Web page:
Location and General Description
This arid ecoregion is located in Pakistan's Indus Valley. The foothills of the Glaiman Range and the Chenab River define its western and eastern limits, respectively.
The extreme annual temperature variations can range from near-freezing in the winter to highs of more than 45(C during the summer. Annual rainfall averages from 640 to 760 mm (Grewal 1992), which is slightly more than in the Thar Desert.
The vegetation is greatly influenced by the extreme climatic regime. The desert thorn scrub vegetation is characterized by isolated clumps of Prosopis spp., Salvadora oleoides and Caparis spp., and taller thorn-scrub forests of Acacia spp., Tamarix spp., Albizzia lebbek, and Morus alba (Grewal 1992).
This desert ecoregion is not high in richness or endemism, but it does harbor a few large vertebrates that can serve as focal species for conservation. These include the wolf (Canis lupus), hyena (Hyaena hyaena), caracal (Felis caracal), leopard (Panthera pardus), and Punjab urial (Ovis orientalis punjabensis). The overall mammal fauna consists of thirty-two species, but none are endemic to the ecoregion.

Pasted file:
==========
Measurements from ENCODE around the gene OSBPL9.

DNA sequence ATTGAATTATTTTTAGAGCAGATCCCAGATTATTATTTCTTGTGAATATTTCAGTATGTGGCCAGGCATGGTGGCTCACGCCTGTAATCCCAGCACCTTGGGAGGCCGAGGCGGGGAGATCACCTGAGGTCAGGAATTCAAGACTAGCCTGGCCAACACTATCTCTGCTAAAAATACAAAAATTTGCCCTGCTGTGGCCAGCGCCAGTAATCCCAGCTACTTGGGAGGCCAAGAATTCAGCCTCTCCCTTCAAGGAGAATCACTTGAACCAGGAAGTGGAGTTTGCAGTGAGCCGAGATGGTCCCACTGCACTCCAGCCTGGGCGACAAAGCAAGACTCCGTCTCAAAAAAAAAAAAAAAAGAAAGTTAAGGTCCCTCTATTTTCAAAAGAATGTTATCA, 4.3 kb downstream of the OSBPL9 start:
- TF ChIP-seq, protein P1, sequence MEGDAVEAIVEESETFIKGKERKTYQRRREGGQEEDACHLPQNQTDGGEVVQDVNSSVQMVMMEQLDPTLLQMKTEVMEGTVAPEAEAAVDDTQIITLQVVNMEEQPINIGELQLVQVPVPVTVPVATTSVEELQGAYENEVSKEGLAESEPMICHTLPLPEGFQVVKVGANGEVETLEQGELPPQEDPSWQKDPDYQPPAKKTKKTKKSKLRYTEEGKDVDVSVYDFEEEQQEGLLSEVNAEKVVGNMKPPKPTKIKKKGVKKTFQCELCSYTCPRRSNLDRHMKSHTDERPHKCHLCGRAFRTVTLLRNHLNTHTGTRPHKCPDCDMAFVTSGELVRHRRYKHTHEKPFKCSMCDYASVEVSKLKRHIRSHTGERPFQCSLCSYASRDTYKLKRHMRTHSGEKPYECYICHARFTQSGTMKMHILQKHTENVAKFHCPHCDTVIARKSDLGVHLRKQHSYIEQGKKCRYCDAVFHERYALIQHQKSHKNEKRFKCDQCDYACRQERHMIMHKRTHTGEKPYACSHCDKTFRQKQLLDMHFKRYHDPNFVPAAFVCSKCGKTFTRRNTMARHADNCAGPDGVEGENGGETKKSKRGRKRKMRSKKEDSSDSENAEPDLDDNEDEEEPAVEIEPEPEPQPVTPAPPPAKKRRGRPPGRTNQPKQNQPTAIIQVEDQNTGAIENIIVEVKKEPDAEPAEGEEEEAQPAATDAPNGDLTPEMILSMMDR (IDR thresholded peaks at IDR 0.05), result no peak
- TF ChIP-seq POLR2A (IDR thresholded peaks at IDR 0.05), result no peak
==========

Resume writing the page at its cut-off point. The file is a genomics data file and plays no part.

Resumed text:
Bird richness is higher, with 190 species, but none are considered endemic species.
The single protected area covers more than 13,000 km2, or almost 70 percent of the ecoregion area (table 1).
Table 1. WCMC (1997) Protected Areas That Overlap with the Ecoregion.
Protected Area Area (km2) IUCN Category
Thal 13,290 UA
Ecoregion numbers of protected areas that overlap with additional ecoregions are listed in brackets.
Types and Severity of Threats
Because the harsh climate is unsuited for settlement, agriculture, and livestock grazing, direct human threats are not as significant as in other ecoregions.
Justification of Ecoregion Delineation
MacKinnon (1997) placed the deserts of northwestern India and Pakistan into four subunits (I3a-d). We reclassified these subunits into eight ecoregions based on the extent of distinctive habitat of regional spatial scales. Using MacKinnon's biounit framework and his digital map of original habitat, we delineated the desert habitat in subunit I3c as the Indus Valley Desert [IM1302]. Both the Rann of Kutch Seasonal Salt Marsh [IM0901] and the Indus Valley Desert [IM1302] lie within Udvardy's Thar Desert biogeographic province.
References for this ecoregion are currently consolidated in one document for the entire Indo-Pacific realm.
Indo-Pacific Reference List
Prepared by: Gopal S. Rawat and Eric D. Wikramanayake